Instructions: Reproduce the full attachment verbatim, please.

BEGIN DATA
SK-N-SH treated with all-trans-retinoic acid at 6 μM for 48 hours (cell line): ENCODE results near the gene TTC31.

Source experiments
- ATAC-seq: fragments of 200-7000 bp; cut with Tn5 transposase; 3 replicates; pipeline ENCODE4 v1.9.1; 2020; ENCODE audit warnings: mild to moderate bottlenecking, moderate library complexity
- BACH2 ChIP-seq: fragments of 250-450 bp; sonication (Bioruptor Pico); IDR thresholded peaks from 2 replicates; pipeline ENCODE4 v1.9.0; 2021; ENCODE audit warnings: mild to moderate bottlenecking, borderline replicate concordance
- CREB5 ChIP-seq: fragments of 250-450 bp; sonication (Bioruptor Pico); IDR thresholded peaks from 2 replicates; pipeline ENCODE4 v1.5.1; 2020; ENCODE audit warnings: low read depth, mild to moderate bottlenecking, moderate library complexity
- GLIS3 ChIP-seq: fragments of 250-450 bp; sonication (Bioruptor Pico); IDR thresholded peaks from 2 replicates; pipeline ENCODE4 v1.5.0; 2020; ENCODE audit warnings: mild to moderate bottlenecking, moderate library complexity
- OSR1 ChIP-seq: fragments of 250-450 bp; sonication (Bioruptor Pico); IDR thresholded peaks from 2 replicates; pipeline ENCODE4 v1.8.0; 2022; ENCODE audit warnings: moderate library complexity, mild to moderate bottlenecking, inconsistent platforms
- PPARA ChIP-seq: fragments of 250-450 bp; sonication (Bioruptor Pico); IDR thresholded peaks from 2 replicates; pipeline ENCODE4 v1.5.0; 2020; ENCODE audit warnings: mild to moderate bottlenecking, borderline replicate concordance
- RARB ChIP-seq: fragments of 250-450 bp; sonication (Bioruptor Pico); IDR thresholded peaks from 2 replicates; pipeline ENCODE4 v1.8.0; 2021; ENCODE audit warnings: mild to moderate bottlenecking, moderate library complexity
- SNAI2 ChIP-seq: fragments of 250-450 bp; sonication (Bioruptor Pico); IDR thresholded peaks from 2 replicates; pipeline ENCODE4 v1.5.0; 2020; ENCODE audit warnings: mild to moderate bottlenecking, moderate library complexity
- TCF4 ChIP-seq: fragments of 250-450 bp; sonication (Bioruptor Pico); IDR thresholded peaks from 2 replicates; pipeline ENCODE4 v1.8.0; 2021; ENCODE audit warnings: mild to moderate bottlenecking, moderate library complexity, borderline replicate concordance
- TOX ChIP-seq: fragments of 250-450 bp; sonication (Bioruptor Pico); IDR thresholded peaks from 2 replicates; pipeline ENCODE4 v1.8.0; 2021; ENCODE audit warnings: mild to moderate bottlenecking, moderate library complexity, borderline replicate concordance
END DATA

SK-N-SH treated with all-trans-retinoic acid at 6 μM for 48 hours (cell line): ENCODE results near the gene TTC31.

Source experiments
- ATAC-seq: fragments of 200-7000 bp; cut with Tn5 transposase; 3 replicates; pipeline ENCODE4 v1.9.1; 2020; ENCODE audit warnings: mild to moderate bottlenecking, moderate library complexity
- BACH2 ChIP-seq: fragments of 250-450 bp; sonication (Bioruptor Pico); IDR thresholded peaks from 2 replicates; pipeline ENCODE4 v1.9.0; 2021; ENCODE audit warnings: mild to moderate bottlenecking, borderline replicate concordance
- CREB5 ChIP-seq: fragments of 250-450 bp; sonication (Bioruptor Pico); IDR thresholded peaks from 2 replicates; pipeline ENCODE4 v1.5.1; 2020; ENCODE audit warnings: low read depth, mild to moderate bottlenecking, moderate library complexity
- GLIS3 ChIP-seq: fragments of 250-450 bp; sonication (Bioruptor Pico); IDR thresholded peaks from 2 replicates; pipeline ENCODE4 v1.5.0; 2020; ENCODE audit warnings: mild to moderate bottlenecking, moderate library complexity
- OSR1 ChIP-seq: fragments of 250-450 bp; sonication (Bioruptor Pico); IDR thresholded peaks from 2 replicates; pipeline ENCODE4 v1.8.0; 2022; ENCODE audit warnings: moderate library complexity, mild to moderate bottlenecking, inconsistent platforms
- PPARA ChIP-seq: fragments of 250-450 bp; sonication (Bioruptor Pico); IDR thresholded peaks from 2 replicates; pipeline ENCODE4 v1.5.0; 2020; ENCODE audit warnings: mild to moderate bottlenecking, borderline replicate concordance
- RARB ChIP-seq: fragments of 250-450 bp; sonication (Bioruptor Pico); IDR thresholded peaks from 2 replicates; pipeline ENCODE4 v1.8.0; 2021; ENCODE audit warnings: mild to moderate bottlenecking, moderate library complexity
- SNAI2 ChIP-seq: fragments of 250-450 bp; sonication (Bioruptor Pico); IDR thresholded peaks from 2 replicates; pipeline ENCODE4 v1.5.0; 2020; ENCODE audit warnings: mild to moderate bottlenecking, moderate library complexity
- TCF4 ChIP-seq: fragments of 250-450 bp; sonication (Bioruptor Pico); IDR thresholded peaks from 2 replicates; pipeline ENCODE4 v1.8.0; 2021; ENCODE audit warnings: mild to moderate bottlenecking, moderate library complexity, borderline replicate concordance
- TOX ChIP-seq: fragments of 250-450 bp; sonication (Bioruptor Pico); IDR thresholded peaks from 2 replicates; pipeline ENCODE4 v1.8.0; 2021; ENCODE audit warnings: mild to moderate bottlenecking, moderate library complexity, borderline replicate concordance